Search for available wireless networks pretty much anywhere, and the number your device finds can be quite surprising. (And they’re just the ones broadcasting their SSID – Service Set Identifier. The funniest two I’ve yet come across were ‘Get Your Own Network’ and ‘ASIO Mobile Unit 4’ !) So how do you ensure than some passing opportunist doesn’t hack into your wireless network?
Essentially there’s two things you can do to minimize risk from unauthorized access; encrypt the data sent and restrict the devices that can connect. I’m going to assume you have your modem/router manual handy or at less know how to get into it’s operating system. You’ll need that knowledge to make the necessary changes I’m suggesting.
I know it’s a scary word for some, but encryption technology comes bundled with all wireless routers and you only need to set it up once with the router and each device connected. To understand encryption; think of a jig-saw puzzle. The puzzle pieces are your data, the picture on the box is the key to assembling the puzzle. Encryption technology uses keys which are transmitted to another device; like you’d hand a box containing the puzzle pieces (data) and a picture on the box (the key) to your friend to assemble. (yeah I know it’s an incredibly simplified illustration but it gets the point across)
Almost all modern routers let you choose from an encryption list you want, many now feature a button (physically or in software) that enables WPS (Wifi Protected Mode). This is by far the easiest and quickest way to set up encryption, but not the most secure. WPS has a design flaw which can leave a network venerable. Similarly the WEP (Wireless Encryption Protocol) should be avoided as it’s easily cracked, (or broken into). WPA2 (Wifi Protected Access 2) is the preferred way to go, enabling you to choose an encryption key up to 64 character long! Still with me? It sounds complicated but by following the instructions on your router you should quite easily be able to access the internal ‘brain’ of it and find the above encryption protocol to select. (Suggest you be physically attached to your modem at this stage, i.e. your computer via a LAN cable. As once you lock down the thing, you will be locked out until you configure your PC). As I mentioned you can have a long encryption key, so use it as it makes things that much more secure. Don’t forget to write down or memorize your encryption key because without entering it on a device you want to connect; you’re up the creek without a paddle.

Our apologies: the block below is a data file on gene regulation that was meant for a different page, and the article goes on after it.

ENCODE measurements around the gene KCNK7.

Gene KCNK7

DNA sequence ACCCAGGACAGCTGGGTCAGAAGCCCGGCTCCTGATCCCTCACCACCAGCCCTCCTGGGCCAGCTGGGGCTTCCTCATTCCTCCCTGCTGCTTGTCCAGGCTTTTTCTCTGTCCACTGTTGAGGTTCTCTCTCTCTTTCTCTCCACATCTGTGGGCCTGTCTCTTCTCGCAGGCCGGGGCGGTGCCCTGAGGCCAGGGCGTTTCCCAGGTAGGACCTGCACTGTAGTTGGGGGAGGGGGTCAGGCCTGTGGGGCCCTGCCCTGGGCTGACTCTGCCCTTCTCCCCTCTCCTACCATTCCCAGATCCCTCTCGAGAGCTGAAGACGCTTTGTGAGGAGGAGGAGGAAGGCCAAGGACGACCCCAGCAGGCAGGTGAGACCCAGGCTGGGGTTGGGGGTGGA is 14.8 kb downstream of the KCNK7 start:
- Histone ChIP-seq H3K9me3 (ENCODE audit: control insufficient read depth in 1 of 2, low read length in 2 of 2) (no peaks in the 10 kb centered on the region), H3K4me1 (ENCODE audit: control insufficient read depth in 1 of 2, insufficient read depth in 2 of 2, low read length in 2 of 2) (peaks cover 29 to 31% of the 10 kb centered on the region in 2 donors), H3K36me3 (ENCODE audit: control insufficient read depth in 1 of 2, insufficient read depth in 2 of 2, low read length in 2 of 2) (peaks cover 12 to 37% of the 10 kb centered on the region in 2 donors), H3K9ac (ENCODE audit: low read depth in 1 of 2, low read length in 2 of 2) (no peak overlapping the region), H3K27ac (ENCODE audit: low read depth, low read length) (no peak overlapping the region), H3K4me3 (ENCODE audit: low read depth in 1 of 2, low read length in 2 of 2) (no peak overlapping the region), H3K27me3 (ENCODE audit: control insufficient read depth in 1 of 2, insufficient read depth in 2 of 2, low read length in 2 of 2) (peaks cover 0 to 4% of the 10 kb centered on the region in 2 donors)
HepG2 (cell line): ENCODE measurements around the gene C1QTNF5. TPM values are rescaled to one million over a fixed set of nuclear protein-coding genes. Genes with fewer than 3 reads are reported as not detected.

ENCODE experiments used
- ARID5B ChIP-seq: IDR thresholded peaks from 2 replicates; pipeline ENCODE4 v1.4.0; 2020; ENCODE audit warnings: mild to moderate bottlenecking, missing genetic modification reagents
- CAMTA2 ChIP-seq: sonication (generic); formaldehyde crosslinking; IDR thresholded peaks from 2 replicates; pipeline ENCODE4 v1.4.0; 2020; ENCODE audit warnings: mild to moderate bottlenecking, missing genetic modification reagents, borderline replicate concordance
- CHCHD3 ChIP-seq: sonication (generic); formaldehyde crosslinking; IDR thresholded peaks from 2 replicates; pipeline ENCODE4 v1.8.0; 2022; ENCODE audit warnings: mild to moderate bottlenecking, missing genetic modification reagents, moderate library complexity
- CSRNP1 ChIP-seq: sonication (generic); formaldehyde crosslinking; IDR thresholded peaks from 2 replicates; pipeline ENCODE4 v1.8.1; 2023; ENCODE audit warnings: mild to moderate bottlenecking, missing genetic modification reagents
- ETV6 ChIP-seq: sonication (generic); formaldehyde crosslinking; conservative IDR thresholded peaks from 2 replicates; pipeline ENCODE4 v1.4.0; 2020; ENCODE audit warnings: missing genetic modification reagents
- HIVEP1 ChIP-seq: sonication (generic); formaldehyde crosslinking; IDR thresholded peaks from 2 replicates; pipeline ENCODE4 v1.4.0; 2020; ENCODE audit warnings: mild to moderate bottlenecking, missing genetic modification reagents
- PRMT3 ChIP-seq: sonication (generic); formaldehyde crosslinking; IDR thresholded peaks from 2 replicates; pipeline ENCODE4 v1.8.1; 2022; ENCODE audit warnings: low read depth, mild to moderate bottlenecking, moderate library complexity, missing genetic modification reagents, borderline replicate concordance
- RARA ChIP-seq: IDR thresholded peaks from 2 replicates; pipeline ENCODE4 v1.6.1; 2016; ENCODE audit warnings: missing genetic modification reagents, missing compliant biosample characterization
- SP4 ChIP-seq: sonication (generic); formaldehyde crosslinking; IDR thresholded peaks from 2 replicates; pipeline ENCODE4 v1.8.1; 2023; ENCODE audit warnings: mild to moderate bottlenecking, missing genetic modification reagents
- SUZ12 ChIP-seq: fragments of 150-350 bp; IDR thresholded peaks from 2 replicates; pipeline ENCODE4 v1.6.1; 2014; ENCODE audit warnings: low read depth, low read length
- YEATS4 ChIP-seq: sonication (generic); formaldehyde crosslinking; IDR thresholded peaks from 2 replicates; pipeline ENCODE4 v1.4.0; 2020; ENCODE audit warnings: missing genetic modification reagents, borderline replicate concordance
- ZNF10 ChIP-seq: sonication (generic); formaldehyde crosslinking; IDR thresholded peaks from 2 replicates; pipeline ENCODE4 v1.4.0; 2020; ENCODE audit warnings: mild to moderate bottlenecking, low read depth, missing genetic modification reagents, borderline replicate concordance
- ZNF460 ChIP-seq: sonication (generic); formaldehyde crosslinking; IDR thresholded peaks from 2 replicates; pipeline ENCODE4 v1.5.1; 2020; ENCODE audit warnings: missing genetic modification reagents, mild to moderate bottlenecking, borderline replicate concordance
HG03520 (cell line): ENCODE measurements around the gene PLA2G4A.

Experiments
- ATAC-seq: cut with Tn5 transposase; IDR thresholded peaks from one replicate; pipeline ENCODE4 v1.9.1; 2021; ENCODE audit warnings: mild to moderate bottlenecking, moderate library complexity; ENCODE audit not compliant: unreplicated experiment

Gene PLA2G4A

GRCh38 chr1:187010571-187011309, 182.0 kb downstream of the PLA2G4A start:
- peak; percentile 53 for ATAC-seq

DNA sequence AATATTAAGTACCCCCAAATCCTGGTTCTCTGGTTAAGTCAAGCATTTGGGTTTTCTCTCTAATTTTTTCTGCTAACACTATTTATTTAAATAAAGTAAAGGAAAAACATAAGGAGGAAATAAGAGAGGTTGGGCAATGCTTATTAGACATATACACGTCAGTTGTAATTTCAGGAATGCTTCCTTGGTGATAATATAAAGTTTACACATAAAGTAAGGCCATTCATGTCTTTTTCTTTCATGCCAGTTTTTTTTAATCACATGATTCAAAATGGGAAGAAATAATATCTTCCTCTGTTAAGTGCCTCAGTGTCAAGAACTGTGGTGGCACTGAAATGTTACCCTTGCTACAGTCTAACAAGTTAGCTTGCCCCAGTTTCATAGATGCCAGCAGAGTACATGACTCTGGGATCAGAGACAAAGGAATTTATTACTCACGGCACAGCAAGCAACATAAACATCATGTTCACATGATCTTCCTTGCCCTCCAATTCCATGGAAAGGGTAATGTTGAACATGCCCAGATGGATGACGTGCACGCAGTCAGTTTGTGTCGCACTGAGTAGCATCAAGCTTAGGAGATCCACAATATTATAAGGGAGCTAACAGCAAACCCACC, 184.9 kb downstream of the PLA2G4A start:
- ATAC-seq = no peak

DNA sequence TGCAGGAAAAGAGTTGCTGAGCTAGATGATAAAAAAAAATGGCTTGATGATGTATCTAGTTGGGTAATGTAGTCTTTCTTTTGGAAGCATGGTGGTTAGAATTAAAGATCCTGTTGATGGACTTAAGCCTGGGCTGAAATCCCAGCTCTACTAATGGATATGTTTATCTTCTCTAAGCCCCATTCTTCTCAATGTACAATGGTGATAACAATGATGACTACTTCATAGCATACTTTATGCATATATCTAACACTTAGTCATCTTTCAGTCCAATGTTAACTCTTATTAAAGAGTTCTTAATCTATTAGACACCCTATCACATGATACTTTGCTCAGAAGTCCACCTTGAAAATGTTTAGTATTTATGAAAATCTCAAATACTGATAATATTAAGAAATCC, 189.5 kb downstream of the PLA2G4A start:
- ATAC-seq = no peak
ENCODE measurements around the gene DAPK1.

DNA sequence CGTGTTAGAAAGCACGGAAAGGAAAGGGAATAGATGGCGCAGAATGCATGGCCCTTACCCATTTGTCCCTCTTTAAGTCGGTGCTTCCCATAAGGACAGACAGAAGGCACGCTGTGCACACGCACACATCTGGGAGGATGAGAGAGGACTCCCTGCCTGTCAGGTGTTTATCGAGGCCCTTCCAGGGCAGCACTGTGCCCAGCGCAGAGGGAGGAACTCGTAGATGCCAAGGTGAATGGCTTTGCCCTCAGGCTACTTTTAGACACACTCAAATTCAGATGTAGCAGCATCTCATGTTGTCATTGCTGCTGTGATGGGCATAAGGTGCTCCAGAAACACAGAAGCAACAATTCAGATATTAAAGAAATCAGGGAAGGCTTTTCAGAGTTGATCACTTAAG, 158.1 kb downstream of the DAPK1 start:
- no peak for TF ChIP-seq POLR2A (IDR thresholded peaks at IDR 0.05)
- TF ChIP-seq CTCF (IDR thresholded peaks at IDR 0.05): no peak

This has nothing to do with filtering an Apple computer. All wireless receivers used in computers have a unique MAC (Machine Access Code) as do LAN connectors. You can find yours by using the command prompt again as we did in upgrading the scooter – part 1 some weeks back. For your convenience type Win +R, hit Enter and type cmd and hit Enter. In the command prompt window type the following: ipconfig /all and hit Enter. Scroll through the gobble-gook to find the heading ‘Wireless Adapter…’ and look for the entry ‘Physical Address’. It will be a hexadecimal (first 6 alphabetical letters and decimals 0-9) code 12 characters long divided into pairs; this is your unique MAC address. (You’ll likely see more than one – for example a LAN connection will have one, but that’s not important as we’re securing the WIFI here and MAC filtering in this context restricts WIFI access.)
Armed with your MAC address, access the modem’s innards again and find the place where you can enable MAC filtering. Enter your MAC address here and save. Now only a device matching that MAC address can access your wireless network. (LAN connections aren’t affected.) MAC filtering isn’t hacker proof but should be seen and another line of defense.
Should I Hide My SSID?
Most modems allow you the option to hide the SSID from being broadcast. Is this useful too? Actually it’s kind of a waste of time, so lets just ignore that. If you want to go hide your network (from everyone except hackers), whatever blows your hair back, just don’t think it’s any real security help. Any hacker worth his salt has access to snooping tools that’ll find a ‘hidden’ wireless network in seconds.
What else can I do to secure my network
Well the obvious is not to publish your WPA2 key verbally or otherwise. Turn your modem off when you’re not going to using it. (If anyone is trying to access your network it messes with their head). Finally, don’t be a target that hackers are interested in. (.e. if you’re a bank, fortune 500 company or the government.) If your network is secure as you can make it then you’re probably as safe as you’re going to be.